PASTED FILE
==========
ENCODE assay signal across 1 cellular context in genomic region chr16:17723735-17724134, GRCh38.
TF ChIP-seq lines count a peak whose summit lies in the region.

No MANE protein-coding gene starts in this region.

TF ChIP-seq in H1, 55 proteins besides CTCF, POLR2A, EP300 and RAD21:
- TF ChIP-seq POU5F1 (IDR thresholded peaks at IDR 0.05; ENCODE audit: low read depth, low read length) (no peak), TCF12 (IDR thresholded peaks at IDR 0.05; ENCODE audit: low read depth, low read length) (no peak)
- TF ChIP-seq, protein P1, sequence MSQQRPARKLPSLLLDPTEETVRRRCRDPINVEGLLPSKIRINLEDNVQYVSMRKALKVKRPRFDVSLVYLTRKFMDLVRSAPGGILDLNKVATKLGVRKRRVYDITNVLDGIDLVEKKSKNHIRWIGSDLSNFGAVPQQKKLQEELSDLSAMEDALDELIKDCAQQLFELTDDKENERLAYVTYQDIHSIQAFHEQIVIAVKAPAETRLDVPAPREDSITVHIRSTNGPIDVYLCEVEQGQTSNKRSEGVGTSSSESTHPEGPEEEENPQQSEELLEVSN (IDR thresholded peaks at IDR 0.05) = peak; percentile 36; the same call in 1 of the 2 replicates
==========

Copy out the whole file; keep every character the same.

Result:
ENCODE assay signal across 1 cellular context in genomic region chr16:17723735-17724134, GRCh38.
TF ChIP-seq lines count a peak whose summit lies in the region.

No MANE protein-coding gene starts in this region.

TF ChIP-seq in H1, 55 proteins besides CTCF, POLR2A, EP300 and RAD21:
- TF ChIP-seq POU5F1 (IDR thresholded peaks at IDR 0.05; ENCODE audit: low read depth, low read length) (no peak), TCF12 (IDR thresholded peaks at IDR 0.05; ENCODE audit: low read depth, low read length) (no peak)
- TF ChIP-seq, protein P1, sequence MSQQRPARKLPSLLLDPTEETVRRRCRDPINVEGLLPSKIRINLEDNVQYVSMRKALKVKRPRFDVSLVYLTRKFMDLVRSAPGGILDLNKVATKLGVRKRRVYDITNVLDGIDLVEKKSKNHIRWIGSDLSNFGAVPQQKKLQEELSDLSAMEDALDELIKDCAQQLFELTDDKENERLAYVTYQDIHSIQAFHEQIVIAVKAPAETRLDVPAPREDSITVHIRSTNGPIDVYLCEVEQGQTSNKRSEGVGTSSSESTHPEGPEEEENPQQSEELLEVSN (IDR thresholded peaks at IDR 0.05) = peak; percentile 36; the same call in 1 of the 2 replicates